US consumers boost spending 0.6% in July
U.S. consumer spending grew 0.6 percent in July, a healthy gain that suggests American shoppers are largely ignoring concerns about trade tensions and driving the economy forward.
The Commerce Department said Friday that personal incomes rose just 0.1 percent, the smallest gain in 10 months. With spending ahead of incomes, the savings rate fell to 7.7 percent, the lowest since last November, but still a solid figure by historical standards.
With trade fights discouraging business investment and cutting into exports, consumers are increasingly important to the U.S. economy. Household spending was the principal driver of growth in the April-June quarter , when spending increased by the most in five years.
“The U.S. consumer continues to display great vitality, emboldened by solid income growth and a large savings buffer,” said Lydia Boussour, senior U.S. economist at Oxford Economics.
Consumers remain optimistic about the economy, but that could change. Consumer confidence was high in August, according to the Conference Board, a business research group, and Americans’ assessment of the current state of the economy was the most positive it has been in nearly 19 years.
Still, 15 percent tariffs on about $150 billion of consumer goods imported from China are scheduled to take effect Sept. 1. Duties will be imposed on another $150 billion Dec. 1. Those levies will likely raise prices for shoes, clothes, toys and electronics, and could weigh on spending.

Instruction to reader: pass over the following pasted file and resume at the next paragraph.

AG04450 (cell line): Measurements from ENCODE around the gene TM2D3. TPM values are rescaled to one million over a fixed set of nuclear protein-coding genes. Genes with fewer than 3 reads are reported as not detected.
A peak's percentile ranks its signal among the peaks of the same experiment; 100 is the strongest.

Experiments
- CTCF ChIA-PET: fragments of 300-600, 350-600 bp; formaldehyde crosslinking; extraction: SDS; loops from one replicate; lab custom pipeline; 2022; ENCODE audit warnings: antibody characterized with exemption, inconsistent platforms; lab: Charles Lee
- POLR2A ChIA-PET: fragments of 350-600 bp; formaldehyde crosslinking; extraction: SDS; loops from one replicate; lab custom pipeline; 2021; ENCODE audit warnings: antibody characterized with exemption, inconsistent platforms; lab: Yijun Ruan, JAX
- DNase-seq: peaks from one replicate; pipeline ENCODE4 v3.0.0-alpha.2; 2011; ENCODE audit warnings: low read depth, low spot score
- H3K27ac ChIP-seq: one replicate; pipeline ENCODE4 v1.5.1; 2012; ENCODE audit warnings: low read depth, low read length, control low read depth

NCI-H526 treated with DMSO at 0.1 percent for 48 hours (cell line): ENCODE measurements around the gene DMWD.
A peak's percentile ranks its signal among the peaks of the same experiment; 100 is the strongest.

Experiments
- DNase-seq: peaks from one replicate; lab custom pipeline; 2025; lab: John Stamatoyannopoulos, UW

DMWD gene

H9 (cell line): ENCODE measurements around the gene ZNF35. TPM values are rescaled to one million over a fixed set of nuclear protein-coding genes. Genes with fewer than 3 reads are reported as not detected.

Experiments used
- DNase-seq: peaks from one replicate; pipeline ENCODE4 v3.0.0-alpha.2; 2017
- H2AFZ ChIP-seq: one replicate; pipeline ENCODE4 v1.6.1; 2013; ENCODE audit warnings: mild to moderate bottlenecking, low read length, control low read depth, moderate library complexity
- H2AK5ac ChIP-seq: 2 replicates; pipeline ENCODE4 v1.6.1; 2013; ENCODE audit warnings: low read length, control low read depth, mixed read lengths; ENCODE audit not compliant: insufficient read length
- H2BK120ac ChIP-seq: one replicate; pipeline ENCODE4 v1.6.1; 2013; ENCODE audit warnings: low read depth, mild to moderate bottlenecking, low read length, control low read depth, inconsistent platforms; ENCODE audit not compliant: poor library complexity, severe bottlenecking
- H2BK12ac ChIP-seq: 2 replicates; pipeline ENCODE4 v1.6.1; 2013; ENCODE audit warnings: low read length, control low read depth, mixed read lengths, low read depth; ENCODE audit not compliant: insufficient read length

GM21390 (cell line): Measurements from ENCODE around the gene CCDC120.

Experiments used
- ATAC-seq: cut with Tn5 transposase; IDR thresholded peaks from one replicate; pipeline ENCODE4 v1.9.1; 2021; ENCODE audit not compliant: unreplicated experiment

Some economists boosted their forecast for growth in the July-September quarter because of the report. Morgan Stanley raised its estimate for third quarter growth to 2.1 percent, from 1.7 percent.
An inflation measure in the report increased 0.2 percent in July and 1.4 percent from a year earlier, evidence that inflation remains mild. Excluding food and energy, core prices rose 0.2 percent in July and 1.6 percent from a year ago.
The inflation figures fell short of the Federal Reserve’s 2 percent target, as they have nearly continuously since the Fed set its target in 2012. The Fed targets a modest amount of inflation as a cushion against deflation, a destabilizing drop in prices and incomes.
Federal Reserve Chairman Jerome Powell has cited low inflation as one reason the central bank cut short-term interest rates at its meeting last month. Most economists forecast additional cuts this year.
Even though incomes grew at an anemic pace in July, that follows a string of healthy gains this year that have helped fuel Americans’ ability to spend. In July, wages and salaries grew more slowly than in recent months and income from interest payments fell sharply. Wages and salaries paid by manufacturing firms also dropped.